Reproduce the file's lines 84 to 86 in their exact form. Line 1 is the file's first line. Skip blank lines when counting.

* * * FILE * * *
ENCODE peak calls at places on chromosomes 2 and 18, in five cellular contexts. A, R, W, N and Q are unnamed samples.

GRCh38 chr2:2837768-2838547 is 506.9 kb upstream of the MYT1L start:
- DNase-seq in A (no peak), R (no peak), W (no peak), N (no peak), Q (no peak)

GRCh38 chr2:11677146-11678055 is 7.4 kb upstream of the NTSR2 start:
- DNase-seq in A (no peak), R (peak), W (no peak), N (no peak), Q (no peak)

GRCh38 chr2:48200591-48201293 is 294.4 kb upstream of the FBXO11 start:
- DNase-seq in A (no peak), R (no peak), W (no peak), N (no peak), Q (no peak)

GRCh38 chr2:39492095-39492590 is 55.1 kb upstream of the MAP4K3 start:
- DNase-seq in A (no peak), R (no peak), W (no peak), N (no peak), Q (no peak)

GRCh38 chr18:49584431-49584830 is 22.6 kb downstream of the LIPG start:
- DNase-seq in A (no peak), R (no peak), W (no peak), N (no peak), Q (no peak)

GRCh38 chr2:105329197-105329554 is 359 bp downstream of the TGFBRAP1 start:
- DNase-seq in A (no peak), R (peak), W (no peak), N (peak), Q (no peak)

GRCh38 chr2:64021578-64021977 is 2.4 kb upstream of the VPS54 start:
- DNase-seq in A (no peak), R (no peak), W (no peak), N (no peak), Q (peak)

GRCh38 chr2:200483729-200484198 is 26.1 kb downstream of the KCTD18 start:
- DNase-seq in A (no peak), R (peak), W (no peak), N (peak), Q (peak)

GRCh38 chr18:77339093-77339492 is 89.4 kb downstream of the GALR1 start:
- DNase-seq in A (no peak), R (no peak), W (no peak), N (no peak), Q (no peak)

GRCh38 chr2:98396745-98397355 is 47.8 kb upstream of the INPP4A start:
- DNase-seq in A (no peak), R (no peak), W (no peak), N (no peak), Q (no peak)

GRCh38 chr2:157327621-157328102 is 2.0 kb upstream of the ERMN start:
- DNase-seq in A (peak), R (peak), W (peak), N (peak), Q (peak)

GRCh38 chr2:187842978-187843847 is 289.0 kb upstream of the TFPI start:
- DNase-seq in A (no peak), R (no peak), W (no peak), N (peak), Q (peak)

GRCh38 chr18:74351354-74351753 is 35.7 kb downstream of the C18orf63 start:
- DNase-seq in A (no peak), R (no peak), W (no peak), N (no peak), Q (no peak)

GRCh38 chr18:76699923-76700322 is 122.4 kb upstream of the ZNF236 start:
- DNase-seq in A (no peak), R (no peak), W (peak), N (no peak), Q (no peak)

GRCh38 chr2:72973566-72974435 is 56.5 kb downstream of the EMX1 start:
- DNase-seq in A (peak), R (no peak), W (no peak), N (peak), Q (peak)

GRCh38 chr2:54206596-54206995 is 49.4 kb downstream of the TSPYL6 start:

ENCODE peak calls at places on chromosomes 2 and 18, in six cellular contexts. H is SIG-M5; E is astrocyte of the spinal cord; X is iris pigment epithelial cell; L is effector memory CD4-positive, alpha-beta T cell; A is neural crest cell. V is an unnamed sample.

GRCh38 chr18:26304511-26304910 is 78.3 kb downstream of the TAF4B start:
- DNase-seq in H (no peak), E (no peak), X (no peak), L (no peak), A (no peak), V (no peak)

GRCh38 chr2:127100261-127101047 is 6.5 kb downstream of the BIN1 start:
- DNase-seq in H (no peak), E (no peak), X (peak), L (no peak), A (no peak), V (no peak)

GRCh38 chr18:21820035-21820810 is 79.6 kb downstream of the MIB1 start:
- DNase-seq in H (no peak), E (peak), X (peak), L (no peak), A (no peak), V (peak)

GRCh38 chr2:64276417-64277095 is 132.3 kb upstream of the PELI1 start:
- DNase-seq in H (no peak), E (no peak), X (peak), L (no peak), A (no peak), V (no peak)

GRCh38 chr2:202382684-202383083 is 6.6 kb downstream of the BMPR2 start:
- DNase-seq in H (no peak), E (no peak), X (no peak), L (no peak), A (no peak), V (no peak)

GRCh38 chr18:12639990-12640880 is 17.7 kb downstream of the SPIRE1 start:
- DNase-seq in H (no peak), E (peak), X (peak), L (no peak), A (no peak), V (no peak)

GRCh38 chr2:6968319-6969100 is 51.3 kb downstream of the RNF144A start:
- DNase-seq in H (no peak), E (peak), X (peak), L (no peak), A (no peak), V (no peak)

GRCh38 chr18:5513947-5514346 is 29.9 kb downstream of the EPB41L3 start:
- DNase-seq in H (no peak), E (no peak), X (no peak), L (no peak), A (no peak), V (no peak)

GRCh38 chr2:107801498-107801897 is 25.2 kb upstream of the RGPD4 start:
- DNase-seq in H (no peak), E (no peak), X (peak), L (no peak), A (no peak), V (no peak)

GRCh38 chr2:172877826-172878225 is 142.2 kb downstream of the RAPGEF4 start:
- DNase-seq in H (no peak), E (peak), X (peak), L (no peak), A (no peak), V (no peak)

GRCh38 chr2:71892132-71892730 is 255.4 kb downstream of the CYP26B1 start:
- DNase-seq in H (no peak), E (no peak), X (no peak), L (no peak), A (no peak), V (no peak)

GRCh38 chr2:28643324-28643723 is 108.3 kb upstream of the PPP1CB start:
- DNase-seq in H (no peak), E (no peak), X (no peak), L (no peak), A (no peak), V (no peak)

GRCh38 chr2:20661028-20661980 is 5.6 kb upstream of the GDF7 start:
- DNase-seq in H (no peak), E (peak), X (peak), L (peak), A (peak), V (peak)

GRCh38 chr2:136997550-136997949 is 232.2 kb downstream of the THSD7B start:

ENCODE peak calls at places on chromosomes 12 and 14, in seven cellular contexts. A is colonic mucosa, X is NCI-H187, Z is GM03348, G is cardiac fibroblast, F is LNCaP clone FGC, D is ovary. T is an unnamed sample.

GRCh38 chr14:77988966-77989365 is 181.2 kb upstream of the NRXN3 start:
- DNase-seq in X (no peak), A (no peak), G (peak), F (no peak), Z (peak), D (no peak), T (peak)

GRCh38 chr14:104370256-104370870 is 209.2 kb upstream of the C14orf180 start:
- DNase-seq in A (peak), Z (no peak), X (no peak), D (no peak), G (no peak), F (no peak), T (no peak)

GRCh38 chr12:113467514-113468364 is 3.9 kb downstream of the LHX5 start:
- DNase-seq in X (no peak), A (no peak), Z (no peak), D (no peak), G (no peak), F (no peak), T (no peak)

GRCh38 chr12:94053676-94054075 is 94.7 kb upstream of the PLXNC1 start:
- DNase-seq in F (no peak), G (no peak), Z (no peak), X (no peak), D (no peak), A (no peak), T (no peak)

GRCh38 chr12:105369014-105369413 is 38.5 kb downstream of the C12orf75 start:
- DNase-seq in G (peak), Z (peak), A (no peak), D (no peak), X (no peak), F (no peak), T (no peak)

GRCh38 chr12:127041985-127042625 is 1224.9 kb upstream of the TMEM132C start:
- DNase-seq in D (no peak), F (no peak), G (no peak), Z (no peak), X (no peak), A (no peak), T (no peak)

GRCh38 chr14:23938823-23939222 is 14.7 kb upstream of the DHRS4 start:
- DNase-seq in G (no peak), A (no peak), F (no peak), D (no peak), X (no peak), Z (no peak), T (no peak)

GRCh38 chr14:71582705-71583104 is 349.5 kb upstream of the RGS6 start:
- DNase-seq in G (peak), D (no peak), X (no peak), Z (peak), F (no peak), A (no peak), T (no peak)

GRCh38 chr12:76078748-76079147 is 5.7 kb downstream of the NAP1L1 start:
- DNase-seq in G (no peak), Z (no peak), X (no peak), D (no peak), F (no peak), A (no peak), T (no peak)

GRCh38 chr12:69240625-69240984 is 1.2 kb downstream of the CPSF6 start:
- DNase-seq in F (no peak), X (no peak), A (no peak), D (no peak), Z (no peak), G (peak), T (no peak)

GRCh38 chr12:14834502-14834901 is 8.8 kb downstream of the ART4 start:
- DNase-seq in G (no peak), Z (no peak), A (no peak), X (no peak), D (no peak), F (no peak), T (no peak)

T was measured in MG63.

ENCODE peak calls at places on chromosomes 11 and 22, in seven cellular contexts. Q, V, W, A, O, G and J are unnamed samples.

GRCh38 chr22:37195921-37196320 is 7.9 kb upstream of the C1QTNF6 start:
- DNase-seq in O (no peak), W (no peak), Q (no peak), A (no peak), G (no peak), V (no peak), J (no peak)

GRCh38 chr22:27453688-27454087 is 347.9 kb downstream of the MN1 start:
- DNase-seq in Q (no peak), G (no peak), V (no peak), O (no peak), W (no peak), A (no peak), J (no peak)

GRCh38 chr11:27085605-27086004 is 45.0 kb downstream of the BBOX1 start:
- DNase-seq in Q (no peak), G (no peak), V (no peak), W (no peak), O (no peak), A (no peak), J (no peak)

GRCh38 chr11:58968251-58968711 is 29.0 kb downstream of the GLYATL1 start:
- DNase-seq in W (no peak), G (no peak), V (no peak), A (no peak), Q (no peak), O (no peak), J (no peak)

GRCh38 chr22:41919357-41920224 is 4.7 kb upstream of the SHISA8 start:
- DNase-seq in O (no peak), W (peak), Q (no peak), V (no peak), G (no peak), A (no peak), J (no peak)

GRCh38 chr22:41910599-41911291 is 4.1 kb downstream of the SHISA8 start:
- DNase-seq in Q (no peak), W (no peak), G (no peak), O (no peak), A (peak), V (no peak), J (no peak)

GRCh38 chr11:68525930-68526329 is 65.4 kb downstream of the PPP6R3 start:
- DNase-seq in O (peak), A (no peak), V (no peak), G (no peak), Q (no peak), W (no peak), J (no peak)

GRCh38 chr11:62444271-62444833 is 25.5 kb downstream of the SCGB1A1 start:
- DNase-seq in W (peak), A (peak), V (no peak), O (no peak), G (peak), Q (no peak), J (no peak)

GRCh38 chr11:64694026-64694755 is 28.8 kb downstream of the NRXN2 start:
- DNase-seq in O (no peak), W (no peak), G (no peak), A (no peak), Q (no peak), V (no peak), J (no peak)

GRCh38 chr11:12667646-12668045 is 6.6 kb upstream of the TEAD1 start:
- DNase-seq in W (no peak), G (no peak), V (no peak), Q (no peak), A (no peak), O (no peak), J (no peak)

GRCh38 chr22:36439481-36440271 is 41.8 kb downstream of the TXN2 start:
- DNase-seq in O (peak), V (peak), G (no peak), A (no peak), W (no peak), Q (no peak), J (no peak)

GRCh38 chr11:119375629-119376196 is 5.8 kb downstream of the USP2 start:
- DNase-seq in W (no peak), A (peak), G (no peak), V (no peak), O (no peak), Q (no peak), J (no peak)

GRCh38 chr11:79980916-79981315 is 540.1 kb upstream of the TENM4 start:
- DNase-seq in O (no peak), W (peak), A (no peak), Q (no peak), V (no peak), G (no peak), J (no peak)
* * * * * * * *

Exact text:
T was measured in MG63.

ENCODE peak calls at places on chromosomes 11 and 22, in seven cellular contexts. Q, V, W, A, O, G and J are unnamed samples.

GRCh38 chr22:37195921-37196320 is 7.9 kb upstream of the C1QTNF6 start: